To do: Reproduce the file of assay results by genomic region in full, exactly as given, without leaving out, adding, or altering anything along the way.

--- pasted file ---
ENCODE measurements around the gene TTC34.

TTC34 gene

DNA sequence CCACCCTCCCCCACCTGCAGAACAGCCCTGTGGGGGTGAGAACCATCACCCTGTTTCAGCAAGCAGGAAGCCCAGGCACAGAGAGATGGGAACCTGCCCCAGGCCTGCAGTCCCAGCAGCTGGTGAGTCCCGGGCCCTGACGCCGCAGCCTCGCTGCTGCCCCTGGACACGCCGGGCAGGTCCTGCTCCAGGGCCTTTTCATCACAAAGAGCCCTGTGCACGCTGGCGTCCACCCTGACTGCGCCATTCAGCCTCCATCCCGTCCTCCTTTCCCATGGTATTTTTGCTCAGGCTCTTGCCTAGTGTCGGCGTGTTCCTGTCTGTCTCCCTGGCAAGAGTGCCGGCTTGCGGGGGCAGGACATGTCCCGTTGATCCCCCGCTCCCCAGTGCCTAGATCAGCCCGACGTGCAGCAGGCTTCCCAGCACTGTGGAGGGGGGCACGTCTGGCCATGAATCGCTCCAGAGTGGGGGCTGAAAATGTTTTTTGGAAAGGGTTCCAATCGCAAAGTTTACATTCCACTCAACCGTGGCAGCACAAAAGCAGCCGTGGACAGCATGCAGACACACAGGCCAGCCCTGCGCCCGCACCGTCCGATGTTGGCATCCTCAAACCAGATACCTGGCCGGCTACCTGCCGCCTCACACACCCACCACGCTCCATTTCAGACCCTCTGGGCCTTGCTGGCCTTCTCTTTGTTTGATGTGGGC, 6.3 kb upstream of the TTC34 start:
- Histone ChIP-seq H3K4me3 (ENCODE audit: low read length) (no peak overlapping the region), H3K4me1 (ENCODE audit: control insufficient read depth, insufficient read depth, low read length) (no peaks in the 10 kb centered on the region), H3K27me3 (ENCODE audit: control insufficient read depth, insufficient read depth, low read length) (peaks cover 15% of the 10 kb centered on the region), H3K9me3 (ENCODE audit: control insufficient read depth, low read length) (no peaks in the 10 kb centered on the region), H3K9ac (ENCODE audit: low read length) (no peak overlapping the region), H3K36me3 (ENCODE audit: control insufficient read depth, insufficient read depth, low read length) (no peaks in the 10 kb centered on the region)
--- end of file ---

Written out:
ENCODE measurements around the gene TTC34.

TTC34 gene

DNA sequence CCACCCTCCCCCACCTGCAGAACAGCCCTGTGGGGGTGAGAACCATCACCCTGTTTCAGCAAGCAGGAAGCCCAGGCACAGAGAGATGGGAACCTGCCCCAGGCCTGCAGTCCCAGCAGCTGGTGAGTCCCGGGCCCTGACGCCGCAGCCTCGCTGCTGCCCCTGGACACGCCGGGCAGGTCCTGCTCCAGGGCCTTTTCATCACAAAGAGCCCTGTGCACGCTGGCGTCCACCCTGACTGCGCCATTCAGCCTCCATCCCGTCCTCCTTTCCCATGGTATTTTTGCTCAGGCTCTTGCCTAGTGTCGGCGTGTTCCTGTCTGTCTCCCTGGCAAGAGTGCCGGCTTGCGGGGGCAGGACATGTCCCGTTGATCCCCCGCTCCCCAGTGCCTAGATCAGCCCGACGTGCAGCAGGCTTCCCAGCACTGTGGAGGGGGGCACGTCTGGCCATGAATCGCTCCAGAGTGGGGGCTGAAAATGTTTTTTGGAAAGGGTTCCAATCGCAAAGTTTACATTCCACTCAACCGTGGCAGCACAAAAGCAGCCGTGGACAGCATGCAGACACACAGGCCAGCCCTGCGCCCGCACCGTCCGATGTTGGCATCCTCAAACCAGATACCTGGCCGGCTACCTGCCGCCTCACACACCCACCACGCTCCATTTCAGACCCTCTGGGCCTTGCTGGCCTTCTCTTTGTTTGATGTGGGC, 6.3 kb upstream of the TTC34 start:
- Histone ChIP-seq H3K4me3 (ENCODE audit: low read length) (no peak overlapping the region), H3K4me1 (ENCODE audit: control insufficient read depth, insufficient read depth, low read length) (no peaks in the 10 kb centered on the region), H3K27me3 (ENCODE audit: control insufficient read depth, insufficient read depth, low read length) (peaks cover 15% of the 10 kb centered on the region), H3K9me3 (ENCODE audit: control insufficient read depth, low read length) (no peaks in the 10 kb centered on the region), H3K9ac (ENCODE audit: low read length) (no peak overlapping the region), H3K36me3 (ENCODE audit: control insufficient read depth, insufficient read depth, low read length) (no peaks in the 10 kb centered on the region)